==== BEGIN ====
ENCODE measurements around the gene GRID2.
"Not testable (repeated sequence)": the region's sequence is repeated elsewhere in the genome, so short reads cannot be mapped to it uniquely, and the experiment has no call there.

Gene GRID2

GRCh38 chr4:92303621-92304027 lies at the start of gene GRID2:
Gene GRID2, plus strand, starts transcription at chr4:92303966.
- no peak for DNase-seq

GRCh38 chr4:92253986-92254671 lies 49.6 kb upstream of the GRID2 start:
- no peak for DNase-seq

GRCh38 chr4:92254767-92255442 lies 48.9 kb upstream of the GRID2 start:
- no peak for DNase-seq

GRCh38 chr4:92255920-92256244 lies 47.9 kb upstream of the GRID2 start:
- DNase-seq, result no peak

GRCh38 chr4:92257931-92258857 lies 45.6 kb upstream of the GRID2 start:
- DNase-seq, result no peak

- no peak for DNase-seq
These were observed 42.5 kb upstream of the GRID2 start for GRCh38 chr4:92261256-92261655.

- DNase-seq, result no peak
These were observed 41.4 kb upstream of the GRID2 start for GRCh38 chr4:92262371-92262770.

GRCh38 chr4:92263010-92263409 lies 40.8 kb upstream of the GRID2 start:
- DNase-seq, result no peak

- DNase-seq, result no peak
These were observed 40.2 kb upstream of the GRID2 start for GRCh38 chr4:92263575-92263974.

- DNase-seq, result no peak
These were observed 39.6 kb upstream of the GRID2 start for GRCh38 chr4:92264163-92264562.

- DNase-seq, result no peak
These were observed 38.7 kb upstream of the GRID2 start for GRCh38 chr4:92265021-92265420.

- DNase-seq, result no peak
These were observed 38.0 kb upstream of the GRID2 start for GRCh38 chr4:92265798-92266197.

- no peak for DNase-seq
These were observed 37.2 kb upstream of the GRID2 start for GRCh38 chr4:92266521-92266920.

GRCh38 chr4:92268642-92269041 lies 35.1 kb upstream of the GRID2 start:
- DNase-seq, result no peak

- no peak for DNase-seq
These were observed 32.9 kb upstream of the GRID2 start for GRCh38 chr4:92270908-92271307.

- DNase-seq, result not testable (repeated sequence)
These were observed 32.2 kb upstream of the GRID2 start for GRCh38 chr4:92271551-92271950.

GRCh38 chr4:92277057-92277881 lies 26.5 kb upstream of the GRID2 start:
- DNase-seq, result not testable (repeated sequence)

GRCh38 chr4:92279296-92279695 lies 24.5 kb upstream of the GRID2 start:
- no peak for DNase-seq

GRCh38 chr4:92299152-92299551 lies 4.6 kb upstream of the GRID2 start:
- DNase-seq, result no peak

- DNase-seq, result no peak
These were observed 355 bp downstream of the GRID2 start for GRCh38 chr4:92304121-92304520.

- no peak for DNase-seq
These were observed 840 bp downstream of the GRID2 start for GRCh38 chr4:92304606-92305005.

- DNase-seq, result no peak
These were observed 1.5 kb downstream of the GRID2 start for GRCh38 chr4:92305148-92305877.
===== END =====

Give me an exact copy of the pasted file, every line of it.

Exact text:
ENCODE measurements around the gene GRID2.
"Not testable (repeated sequence)": the region's sequence is repeated elsewhere in the genome, so short reads cannot be mapped to it uniquely, and the experiment has no call there.

Gene GRID2

GRCh38 chr4:92303621-92304027 lies at the start of gene GRID2:
Gene GRID2, plus strand, starts transcription at chr4:92303966.
- no peak for DNase-seq

GRCh38 chr4:92253986-92254671 lies 49.6 kb upstream of the GRID2 start:
- no peak for DNase-seq

GRCh38 chr4:92254767-92255442 lies 48.9 kb upstream of the GRID2 start:
- no peak for DNase-seq

GRCh38 chr4:92255920-92256244 lies 47.9 kb upstream of the GRID2 start:
- DNase-seq, result no peak

GRCh38 chr4:92257931-92258857 lies 45.6 kb upstream of the GRID2 start:
- DNase-seq, result no peak

- no peak for DNase-seq
These were observed 42.5 kb upstream of the GRID2 start for GRCh38 chr4:92261256-92261655.

- DNase-seq, result no peak
These were observed 41.4 kb upstream of the GRID2 start for GRCh38 chr4:92262371-92262770.

GRCh38 chr4:92263010-92263409 lies 40.8 kb upstream of the GRID2 start:
- DNase-seq, result no peak

- DNase-seq, result no peak
These were observed 40.2 kb upstream of the GRID2 start for GRCh38 chr4:92263575-92263974.

- DNase-seq, result no peak
These were observed 39.6 kb upstream of the GRID2 start for GRCh38 chr4:92264163-92264562.

- DNase-seq, result no peak
These were observed 38.7 kb upstream of the GRID2 start for GRCh38 chr4:92265021-92265420.

- DNase-seq, result no peak
These were observed 38.0 kb upstream of the GRID2 start for GRCh38 chr4:92265798-92266197.

- no peak for DNase-seq
These were observed 37.2 kb upstream of the GRID2 start for GRCh38 chr4:92266521-92266920.

GRCh38 chr4:92268642-92269041 lies 35.1 kb upstream of the GRID2 start:
- DNase-seq, result no peak

- no peak for DNase-seq
These were observed 32.9 kb upstream of the GRID2 start for GRCh38 chr4:92270908-92271307.

- DNase-seq, result not testable (repeated sequence)
These were observed 32.2 kb upstream of the GRID2 start for GRCh38 chr4:92271551-92271950.

GRCh38 chr4:92277057-92277881 lies 26.5 kb upstream of the GRID2 start:
- DNase-seq, result not testable (repeated sequence)

GRCh38 chr4:92279296-92279695 lies 24.5 kb upstream of the GRID2 start:
- no peak for DNase-seq

GRCh38 chr4:92299152-92299551 lies 4.6 kb upstream of the GRID2 start:
- DNase-seq, result no peak

- DNase-seq, result no peak
These were observed 355 bp downstream of the GRID2 start for GRCh38 chr4:92304121-92304520.

- no peak for DNase-seq
These were observed 840 bp downstream of the GRID2 start for GRCh38 chr4:92304606-92305005.

- DNase-seq, result no peak
These were observed 1.5 kb downstream of the GRID2 start for GRCh38 chr4:92305148-92305877.